Who hasn’t been guilty of this at least once in their language learning experience: You either try to translate a sentence from your own language into your target language, or you try to do word-by-word translation of the target language into your own language. Guilty? I know I have been!
Well, as you might have found out by now, this very often just doesn’t work. While it might work better with some languages that are closely related to yours and while translation is sometimes okay and even necessary to some degree, you should approach the whole process completely differently.
Let me tell you how.
You have to think of the sentence as a riddle to solve.
The first thing you have to do, is change the way you view a sentence you don’t understand. Most people get frustrated when they don’t understand a sentence. I get excited. Why? Because I see that sentence as a riddle.
Viewing words and sentences you don’t understand as riddles to solve makes the whole language learning process more pleasant and more exciting. That is why I love learning languages. I love to solve a riddle! Don’t you?
So, in case you’re out of practice solving riddles, here’s how to go about it.
When trying to understand a sentence in your target language.
1. Focus on the main words
Look at the individual pieces of information you know (or understand). Typically, they will be what I like to call “main words”. By “main words”, I mean the “long words” such as nouns, verbs, adjectives, and adverbs. They are usually quite easy to spot because they are usually the “longer” words in your sentence. They are also typically the ones you have on your flashcards. So chances are, you often already know many of these words in a sentence or text.
2. Connect to create meaning
The issue most people face here, is to know how these words connect to form a meaning. Because in between these words, there are usually a few “mini words”, for example conjunctions like but, too, and, etc. They are sometimes hard to understand or define, because we can’t really associate them with any visual or tangible concept (which also makes them harder to learn and to remember).
The key to success, is to now try to assemble these words in a way that makes sense and creates meaning.
3. Use the context to guess
Your job now, is to guess how the “main words” coordinate in a manner that will make sense in the context. That is why context is so important. You must absolutely work within context at all times when reading or listening to something. This will often help you guess the meaning of the sentence correctly.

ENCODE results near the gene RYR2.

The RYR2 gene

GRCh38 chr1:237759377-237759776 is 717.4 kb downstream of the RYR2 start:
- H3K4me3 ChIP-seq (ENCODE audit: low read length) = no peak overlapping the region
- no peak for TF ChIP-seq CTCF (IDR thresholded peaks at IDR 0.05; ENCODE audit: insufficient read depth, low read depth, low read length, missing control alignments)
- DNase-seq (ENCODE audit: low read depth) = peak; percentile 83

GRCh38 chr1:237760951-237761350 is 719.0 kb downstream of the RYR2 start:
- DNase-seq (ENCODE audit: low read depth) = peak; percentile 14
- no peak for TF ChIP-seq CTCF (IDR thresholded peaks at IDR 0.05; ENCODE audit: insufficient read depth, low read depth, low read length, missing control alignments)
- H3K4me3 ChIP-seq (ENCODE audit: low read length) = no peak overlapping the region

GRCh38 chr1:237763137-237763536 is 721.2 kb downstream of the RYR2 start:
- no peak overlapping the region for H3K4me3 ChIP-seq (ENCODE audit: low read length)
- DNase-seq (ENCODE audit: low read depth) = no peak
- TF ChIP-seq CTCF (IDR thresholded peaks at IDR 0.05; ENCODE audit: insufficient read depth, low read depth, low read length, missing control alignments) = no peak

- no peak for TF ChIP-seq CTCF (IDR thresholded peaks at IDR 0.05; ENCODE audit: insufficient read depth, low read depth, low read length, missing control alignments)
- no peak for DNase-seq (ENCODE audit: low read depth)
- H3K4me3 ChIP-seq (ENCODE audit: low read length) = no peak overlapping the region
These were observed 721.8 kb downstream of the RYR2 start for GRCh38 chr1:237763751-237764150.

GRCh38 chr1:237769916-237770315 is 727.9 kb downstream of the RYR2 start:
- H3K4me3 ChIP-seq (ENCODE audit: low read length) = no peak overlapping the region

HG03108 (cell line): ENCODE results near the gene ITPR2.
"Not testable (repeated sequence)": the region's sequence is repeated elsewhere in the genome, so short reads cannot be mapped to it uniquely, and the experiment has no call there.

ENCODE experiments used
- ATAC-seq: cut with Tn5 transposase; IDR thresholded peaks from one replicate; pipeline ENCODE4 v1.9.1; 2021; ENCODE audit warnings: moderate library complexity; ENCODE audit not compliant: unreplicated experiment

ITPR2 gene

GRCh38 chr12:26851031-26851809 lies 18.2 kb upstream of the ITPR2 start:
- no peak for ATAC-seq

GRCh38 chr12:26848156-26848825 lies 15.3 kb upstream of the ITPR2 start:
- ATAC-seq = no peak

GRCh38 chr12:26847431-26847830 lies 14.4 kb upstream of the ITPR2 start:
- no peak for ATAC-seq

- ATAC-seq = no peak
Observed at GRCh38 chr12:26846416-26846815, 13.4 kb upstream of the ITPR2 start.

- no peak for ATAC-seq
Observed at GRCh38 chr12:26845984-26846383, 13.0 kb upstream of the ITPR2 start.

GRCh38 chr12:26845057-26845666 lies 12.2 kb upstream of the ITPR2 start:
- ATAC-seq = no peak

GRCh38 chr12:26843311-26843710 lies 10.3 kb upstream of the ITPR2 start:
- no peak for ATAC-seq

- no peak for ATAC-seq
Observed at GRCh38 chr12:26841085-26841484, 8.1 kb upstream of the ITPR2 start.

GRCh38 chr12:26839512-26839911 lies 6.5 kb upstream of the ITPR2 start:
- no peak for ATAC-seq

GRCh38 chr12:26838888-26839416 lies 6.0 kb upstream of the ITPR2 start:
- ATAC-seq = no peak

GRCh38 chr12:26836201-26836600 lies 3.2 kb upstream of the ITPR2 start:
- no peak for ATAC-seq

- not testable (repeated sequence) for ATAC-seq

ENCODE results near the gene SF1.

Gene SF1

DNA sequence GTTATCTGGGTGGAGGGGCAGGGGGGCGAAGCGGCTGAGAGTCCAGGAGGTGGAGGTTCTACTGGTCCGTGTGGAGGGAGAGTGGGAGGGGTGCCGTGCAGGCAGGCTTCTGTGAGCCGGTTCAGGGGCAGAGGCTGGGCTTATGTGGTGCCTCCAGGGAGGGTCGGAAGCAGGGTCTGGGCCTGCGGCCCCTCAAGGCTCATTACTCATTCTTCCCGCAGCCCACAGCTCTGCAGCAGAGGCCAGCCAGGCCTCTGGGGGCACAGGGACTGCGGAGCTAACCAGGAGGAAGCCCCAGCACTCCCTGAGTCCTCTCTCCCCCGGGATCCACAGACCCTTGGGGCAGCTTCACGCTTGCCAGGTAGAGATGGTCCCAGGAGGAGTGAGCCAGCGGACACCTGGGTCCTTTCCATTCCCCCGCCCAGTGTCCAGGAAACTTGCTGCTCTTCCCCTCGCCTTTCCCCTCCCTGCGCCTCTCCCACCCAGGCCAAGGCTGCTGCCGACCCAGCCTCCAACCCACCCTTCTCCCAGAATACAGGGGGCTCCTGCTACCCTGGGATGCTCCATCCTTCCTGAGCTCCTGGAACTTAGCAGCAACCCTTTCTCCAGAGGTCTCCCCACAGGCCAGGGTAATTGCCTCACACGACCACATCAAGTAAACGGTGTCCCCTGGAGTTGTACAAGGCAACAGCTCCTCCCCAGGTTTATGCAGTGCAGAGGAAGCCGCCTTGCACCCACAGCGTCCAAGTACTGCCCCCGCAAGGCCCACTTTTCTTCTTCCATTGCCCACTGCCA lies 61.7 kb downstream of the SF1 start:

This system works especially well when you start conversing with people in your target language. Very often, you will hear words you know but by the time you remember their meaning, the person already finished speaking and moved on to something different.
This is where the guessing part plays a huge role. It’s a time saver. You focus on the main words you know and fill in the blanks. Sometimes you will be right, sometimes you won’t. The key in language learning is to have a high tolerance of incomprehension.
4. Have a high tolerance of incomprehension
I say this all the time. Unless you are willing to miss out on information or to get the information partially (or sometimes even completely) wrong, you will just stand in your own way trying to learn the language because it will simply take you forever to make things out and you will most likely become totally discouraged at some point, if not give up altogether. You don’t want that to happen.
So, let’s sum up:
- Focus on the main words of the sentence
- Try to connect and rearrange these words in a way that makes sense and creates meaning
- Always create that guess within the context
- Have a high tolerance of incomprehension but don’t automatically assume your end guess is wrong
When trying to say something in the target language
1. Forget about grammar
Ah, the loooong seconds everybody waits to hear what you have to say and you just can’t form a sentence because you’re focusing so hard on getting it exactly right! It is better to say a sentence quickly and wrongly than you try to say it correctly and fumble your words the whole time.